Now rich from oil (Brunei has the second-highest Human Development Index among the Southeast Asian nations, after Singapore). Crude oil and natural gas production account for about 90% of its GDP


I ask Farez, our guide about living standards, and he tells me he still considers Brunei to be a Third World Country.


Sultan Omar Ali Saifuddin Mosque

Back on dry land, we visit the most famous mosque in the city, alongside a replica of the boat Sultan Bolkiah used when he colonised Borneo and the Philippines.


The mosque, which was built in 1958, has 28 real gold domes to celebrate him as the 28th Sultan. Up to 5,000 people can pray inside the mosque on any one day, and the construction features a number of tunnels under the city that are frequently used by the current Sultan to journey through town.


While Brunei is a Muslim country, other religions are also tolerated.

St Andrew's Church

We see a huge Land Monitor crossing the road. Farez explains how they are a real nuisance, having killed three of his cats over the last year or so.


Jami Asri Hassanil Bolkiah Mosque

Named after the 29th and current Sultan, the mosque was inaugurated in 1994. The tiles used in the construction of this extravagant building came from the Middle East, the marble was sourced in Italy, and the wood was transported from the Philippines, with the stained glass imported from Britain! It is said to be the Sultan’s favourite mosque, and he is often found here on a Friday, praying and shaking hands with the people. Known for his compassion and generosity, the Sultan is approachable and will often help everyday citizens in trouble if asked.


The Istana Nurul Imam Palace

Behind this ornate fence, is the royal residence, the world’s largest residential palace as per Guinness World Records. The palace contains 1,788 rooms, with 257 bathrooms, a banquet hall that can be expanded to accommodate up to 5,000 guests, and a mosque that can hold 1,500 people praying. The palace also includes a 110-car garage, an air-conditioned stable for the Sultan's 200 polo ponies, and five swimming pools. In total, the buildings contain 2,152,782 square feet (200,000 m²) of floor space. Istana Nurul Iman has 564 chandeliers, 51,000 light bulbs, 44 stairwells, and 18 elevators. Outside the queen has her own garden, there is a polo ground and football field, plus a private airfield, where the Sultan is often seen flying his own helicopter. Over 1,000 are employed within the palace.


You can see an aerial image of the property in this article.

Malay Technology Museum

This museum is not at all what I expected it to be – I thought it was going to be all about technology, but what the museum does, in fact, is focusing on the traditional lifestyle and artisanship of Brunei’s ethnic groups through recreations of tribal villages and cottage-style industries.


Royal Regalia Museum

A visual representation of the immense wealth of the Sultanate, the museum is home to heirlooms and regalia such as crown jewels, ceremonial gowns, golden chariots, olden-day symbolic weapons, and shields.



On my recommendation, David orders the Pulled Beef Panini, BBC Sauce, Jalapenos, American Cheddar, Mustard Mayo, with chips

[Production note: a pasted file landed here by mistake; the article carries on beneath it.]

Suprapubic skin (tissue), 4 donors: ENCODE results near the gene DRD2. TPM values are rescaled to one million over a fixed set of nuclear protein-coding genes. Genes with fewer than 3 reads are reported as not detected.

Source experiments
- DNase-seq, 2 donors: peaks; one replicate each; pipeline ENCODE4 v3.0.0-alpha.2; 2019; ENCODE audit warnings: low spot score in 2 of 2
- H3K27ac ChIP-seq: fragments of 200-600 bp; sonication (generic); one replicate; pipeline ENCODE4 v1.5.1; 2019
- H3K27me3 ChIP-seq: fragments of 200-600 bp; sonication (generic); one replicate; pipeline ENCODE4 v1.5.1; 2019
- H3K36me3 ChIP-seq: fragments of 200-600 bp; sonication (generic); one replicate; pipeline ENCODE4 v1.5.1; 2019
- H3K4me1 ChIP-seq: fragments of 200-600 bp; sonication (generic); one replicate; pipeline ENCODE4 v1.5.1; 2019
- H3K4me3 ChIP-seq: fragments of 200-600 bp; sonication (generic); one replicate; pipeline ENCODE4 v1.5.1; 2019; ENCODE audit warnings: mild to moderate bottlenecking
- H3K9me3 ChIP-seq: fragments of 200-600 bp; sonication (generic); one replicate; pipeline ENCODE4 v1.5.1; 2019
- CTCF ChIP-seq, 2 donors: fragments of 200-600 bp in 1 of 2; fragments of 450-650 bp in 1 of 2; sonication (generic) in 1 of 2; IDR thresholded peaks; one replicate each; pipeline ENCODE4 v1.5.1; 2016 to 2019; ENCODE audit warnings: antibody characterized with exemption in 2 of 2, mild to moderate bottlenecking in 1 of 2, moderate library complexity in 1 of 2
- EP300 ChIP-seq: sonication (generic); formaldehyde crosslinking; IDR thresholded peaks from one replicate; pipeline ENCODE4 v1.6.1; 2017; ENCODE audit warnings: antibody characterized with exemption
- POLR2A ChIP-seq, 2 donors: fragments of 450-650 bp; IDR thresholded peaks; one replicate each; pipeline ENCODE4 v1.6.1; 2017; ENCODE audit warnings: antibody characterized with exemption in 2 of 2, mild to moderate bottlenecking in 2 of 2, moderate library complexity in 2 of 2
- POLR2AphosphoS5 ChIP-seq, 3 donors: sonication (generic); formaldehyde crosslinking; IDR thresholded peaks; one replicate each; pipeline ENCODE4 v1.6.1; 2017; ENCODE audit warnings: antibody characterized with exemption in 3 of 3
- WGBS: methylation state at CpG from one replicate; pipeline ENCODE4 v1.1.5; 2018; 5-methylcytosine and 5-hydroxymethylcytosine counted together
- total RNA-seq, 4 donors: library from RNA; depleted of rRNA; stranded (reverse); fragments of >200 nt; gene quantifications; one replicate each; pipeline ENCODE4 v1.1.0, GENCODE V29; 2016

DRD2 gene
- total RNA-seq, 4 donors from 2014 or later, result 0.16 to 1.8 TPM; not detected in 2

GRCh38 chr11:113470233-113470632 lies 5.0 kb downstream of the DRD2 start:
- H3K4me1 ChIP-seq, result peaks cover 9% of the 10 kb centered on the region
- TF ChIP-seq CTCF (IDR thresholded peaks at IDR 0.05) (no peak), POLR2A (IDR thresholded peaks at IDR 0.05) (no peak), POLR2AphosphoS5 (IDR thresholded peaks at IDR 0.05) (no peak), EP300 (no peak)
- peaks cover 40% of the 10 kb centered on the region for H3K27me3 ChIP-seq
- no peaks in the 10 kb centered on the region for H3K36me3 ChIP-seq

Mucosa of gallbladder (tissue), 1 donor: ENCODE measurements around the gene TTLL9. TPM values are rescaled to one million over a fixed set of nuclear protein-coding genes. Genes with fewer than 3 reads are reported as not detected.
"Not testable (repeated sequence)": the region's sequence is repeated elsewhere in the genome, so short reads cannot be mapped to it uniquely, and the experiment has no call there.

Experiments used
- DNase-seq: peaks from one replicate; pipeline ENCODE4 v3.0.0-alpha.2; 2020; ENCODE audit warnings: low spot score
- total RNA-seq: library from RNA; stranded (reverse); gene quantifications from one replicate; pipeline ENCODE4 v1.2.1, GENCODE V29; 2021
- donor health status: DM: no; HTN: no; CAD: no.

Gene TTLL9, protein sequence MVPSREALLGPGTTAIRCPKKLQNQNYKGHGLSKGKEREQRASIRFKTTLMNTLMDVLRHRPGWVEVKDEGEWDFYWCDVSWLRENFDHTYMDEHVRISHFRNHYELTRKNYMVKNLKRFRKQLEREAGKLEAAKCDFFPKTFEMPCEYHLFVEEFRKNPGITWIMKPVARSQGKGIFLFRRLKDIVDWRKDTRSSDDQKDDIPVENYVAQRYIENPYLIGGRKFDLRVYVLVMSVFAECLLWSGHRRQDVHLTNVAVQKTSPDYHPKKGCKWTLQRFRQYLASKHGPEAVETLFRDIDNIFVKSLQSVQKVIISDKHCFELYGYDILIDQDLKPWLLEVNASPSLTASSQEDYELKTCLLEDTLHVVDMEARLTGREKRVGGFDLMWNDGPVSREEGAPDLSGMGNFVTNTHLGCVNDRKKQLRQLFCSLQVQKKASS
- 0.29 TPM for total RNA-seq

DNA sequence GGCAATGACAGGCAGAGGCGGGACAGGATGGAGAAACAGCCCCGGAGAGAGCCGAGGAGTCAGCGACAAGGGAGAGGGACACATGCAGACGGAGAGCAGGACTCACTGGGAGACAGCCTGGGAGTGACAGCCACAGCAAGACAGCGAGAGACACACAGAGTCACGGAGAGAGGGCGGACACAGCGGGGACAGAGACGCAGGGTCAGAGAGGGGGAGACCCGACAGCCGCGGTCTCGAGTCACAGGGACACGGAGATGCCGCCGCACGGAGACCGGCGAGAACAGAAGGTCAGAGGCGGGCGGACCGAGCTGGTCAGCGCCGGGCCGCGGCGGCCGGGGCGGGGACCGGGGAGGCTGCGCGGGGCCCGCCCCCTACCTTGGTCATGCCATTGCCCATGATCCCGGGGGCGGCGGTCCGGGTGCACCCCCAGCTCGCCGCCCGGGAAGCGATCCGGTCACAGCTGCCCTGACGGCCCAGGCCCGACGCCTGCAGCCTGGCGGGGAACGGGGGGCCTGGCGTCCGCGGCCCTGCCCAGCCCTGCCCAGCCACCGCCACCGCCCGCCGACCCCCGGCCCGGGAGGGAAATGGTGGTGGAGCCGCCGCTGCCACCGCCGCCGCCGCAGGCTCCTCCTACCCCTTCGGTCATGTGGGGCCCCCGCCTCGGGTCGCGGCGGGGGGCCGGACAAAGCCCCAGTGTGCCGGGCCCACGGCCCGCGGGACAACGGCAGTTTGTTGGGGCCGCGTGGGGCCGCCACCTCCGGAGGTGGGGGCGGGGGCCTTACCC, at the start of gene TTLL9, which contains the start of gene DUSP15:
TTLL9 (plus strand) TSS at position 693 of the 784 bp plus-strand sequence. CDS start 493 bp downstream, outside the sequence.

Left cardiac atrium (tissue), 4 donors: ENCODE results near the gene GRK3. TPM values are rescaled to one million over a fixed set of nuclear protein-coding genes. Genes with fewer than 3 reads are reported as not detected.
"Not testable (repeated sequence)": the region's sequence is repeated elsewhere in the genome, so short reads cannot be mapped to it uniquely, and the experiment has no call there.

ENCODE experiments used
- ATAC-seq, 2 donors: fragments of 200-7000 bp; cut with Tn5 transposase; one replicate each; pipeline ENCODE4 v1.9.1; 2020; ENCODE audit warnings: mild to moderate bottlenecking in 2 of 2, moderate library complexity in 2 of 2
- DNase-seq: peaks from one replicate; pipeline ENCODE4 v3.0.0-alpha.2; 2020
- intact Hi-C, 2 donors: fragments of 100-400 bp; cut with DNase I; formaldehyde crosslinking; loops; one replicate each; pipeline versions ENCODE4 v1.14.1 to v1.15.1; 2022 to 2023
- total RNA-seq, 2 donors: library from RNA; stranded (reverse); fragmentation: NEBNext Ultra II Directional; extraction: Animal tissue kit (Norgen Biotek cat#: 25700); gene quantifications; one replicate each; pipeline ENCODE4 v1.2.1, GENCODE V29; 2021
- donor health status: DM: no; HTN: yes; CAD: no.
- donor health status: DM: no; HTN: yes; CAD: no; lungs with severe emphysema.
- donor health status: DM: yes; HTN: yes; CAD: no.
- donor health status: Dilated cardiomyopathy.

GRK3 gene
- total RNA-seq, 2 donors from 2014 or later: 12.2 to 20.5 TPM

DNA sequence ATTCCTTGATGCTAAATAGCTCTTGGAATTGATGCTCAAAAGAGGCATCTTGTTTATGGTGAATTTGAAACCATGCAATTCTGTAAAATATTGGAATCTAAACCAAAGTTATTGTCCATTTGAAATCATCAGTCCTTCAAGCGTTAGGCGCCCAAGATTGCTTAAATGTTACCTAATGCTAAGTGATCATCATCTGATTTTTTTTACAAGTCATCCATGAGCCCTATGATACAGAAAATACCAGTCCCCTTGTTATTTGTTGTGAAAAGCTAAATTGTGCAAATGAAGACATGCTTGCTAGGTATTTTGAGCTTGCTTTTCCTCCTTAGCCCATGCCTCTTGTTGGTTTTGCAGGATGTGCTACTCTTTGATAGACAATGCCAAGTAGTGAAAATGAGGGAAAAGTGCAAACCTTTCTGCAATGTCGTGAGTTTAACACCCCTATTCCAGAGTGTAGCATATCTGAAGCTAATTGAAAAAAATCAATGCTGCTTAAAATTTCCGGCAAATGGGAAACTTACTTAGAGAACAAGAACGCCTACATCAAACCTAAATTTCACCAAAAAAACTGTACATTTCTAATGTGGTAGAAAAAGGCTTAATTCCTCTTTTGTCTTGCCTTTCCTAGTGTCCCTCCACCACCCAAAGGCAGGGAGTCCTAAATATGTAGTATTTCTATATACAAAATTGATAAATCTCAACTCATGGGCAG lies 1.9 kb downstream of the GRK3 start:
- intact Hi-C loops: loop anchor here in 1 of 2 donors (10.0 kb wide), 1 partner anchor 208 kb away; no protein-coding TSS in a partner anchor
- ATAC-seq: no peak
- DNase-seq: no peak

My Penne with Pesto, Cream, Garlic and Chicken

We both have Banoffee Bread Pudding for dessert, I have vanilla ice cream, David chooses coffee


Thank you Undiscovered Destinations for arranging this incredible Grand Tour of South East Asia


Posted by Grete Howard 10:40 Archived in Brunei Tagged mosque church museum haunted water_village royal_palace mausoleum egret waffles mangroves monitor brunei sultanate proboscis_monkey bandar_seri_begawan kampong_ayer undiscovered_destinations grand_tour_of_south_east_asia cold_sore kota_batu sultan_bolkiah sultan_haji_omar_ali_saifuddien tempurong_bridge soas_bridge steamed_up_lens royal_tomb stilt_village sultan_omar_al_saifudding_mosqu st_andrews_church land_monitor jami_asri_hassanil_mosque istans_nurul_imam_palace malay_technology_museum royal_regalia_museum Comments (3)

Manila - Brunei

View South East Asia Grand Tour 2023 on Grete Howard's travel map.


Cold sore

My cold sore has really developed this morning, becoming crusty with lots of pus. Nice (insert sarascm font here).



For our last day here in the Philippines at the Bay Leaf Hotel, I have a breakfast salad, whereas David chooses egg on toast plus pancakes.

Egg on toast

Breakfast Salad

Airport Transfer

Our driver, a chap we haven’t met before, called Alan, turns up to take us to the airport, Terminal Two. My recollection is that we are flying from Terminal One, so Alan checks with the office. We are indeed flying from Terminal One. Just as well I have a good memory, otherwise, it would have been a lot of hassle once we reach the (wrong) terminal.

In order to enter the airport building we need to show our passports and flight tickets, then we encounter a pre-check-in check where they want to see the passports, tickets, onward flight itinerary, the flight ticket to London, my British Settled Status documents (this is only the second time I have ever been asked for that), details about why I have requested Special Assistance, what is wrong with my leg/back, and when it happened (I am pretty sure that would be illegal to ask in this country). When we finally reach the check-in desks, they ask for all the same information, plus the hotel reservations in Brunei. Thankfully, I am very organised and have this all to hand in a chronologically organised folder.